A centralized dashboard can act as an intelligent starting point for issue resolution; if a resource exceeds a threshold or another event alerts, the user can drill into the individual tool for more information. If it is a simple matter -- high CPU usage, for example -- troubleshooting occurs directly in the problem server. For more complex issues, Guzowski explained, the dashboard and specialized IT monitoring tool work together. For example, Move gets "nitty-gritty" information from New Relic application performance monitoring and Amazon Web Services CloudWatch cloud monitoring. BigPanda shows the percentage of website transactions with errors, and one of these monitoring tools shows the troubleshooter what the error messages are.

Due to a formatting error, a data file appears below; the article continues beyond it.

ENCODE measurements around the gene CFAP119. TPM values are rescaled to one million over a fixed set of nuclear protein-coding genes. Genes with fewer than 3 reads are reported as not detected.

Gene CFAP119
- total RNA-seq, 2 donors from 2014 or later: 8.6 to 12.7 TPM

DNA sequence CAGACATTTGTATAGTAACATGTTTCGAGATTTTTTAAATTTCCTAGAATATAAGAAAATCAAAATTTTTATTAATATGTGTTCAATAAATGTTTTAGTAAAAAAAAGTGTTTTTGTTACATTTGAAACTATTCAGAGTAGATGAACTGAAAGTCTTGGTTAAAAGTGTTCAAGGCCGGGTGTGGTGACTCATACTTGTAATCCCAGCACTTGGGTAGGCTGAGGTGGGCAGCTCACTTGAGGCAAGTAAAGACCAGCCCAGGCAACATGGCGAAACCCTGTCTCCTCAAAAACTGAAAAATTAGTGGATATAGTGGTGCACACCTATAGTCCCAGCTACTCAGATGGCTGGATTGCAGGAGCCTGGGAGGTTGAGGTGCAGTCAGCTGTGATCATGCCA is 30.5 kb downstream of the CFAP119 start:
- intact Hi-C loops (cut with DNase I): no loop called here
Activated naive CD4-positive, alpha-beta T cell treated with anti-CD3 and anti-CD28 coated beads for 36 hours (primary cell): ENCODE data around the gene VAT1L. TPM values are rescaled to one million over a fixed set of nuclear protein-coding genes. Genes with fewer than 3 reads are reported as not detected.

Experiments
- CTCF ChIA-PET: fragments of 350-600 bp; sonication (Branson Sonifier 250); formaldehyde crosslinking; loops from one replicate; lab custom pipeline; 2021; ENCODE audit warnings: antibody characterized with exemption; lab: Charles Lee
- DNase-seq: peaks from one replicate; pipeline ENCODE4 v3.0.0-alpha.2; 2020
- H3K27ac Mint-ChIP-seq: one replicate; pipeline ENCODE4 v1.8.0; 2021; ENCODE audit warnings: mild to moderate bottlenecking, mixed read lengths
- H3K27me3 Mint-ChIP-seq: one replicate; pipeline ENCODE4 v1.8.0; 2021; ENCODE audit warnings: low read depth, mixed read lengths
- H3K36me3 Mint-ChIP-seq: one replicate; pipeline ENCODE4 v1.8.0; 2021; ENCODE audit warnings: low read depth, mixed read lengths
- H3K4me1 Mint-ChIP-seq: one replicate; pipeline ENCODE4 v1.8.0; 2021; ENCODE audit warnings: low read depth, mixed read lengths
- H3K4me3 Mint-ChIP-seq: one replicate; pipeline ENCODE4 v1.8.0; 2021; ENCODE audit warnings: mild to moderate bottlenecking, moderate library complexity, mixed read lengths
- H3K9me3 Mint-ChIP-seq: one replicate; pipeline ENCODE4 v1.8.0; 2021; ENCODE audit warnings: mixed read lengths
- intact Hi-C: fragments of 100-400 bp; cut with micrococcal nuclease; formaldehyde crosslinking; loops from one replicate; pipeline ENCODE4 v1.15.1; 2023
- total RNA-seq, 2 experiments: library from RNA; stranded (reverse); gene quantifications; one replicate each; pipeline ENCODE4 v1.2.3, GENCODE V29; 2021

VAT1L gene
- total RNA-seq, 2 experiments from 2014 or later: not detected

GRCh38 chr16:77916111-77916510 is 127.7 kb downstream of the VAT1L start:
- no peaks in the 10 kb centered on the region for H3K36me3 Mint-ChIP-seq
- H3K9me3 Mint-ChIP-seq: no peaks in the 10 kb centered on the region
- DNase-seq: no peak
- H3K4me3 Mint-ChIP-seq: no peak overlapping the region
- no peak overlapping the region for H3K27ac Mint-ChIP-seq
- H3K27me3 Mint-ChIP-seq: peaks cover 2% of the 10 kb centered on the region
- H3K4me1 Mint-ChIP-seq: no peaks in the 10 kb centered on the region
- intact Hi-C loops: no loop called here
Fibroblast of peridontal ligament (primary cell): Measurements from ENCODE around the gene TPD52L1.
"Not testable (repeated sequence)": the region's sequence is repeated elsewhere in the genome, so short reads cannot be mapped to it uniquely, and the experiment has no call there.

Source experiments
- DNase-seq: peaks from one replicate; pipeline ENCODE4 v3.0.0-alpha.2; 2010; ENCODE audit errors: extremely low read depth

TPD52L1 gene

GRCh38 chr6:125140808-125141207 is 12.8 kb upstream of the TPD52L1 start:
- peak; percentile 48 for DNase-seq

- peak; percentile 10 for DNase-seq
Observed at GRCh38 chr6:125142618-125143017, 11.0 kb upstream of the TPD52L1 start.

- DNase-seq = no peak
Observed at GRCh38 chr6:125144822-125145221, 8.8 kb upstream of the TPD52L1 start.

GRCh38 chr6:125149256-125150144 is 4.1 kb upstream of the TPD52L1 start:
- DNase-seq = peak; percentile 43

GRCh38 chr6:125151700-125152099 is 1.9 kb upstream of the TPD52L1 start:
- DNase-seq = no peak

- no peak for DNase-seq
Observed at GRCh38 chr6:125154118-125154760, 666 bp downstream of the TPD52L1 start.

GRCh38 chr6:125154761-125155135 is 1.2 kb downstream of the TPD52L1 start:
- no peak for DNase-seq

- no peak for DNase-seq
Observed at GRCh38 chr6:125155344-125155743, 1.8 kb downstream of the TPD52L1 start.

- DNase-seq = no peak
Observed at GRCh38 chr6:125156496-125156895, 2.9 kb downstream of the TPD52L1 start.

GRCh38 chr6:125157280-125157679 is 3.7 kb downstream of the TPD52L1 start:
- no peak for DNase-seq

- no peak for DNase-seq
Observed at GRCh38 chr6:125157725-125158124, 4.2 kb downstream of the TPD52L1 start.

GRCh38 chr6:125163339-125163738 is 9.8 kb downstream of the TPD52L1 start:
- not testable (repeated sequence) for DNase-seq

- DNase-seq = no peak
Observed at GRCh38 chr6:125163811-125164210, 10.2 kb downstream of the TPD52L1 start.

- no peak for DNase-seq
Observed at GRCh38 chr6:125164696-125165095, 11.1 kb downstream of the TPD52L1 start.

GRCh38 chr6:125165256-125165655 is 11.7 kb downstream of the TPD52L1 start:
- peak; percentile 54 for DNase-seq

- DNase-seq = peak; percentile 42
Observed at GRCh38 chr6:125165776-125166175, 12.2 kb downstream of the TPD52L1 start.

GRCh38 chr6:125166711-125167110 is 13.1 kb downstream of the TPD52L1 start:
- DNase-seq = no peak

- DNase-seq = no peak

Charbonneau said he plans to attack a new local area network deployment in this manner, creating a centralized trends report in Pandora FMS on all the key uplinks and using the network's built-in monitoring technology only when necessary.

Integrating monitoring data from disparate IT tools helps save both money and capacity. Charbonneau's team correlates HPE 3PAR's assigned storage information with VMware vSphere's actual storage usage data to ensure they reclaim storage after a change, such as removing servers from the data store.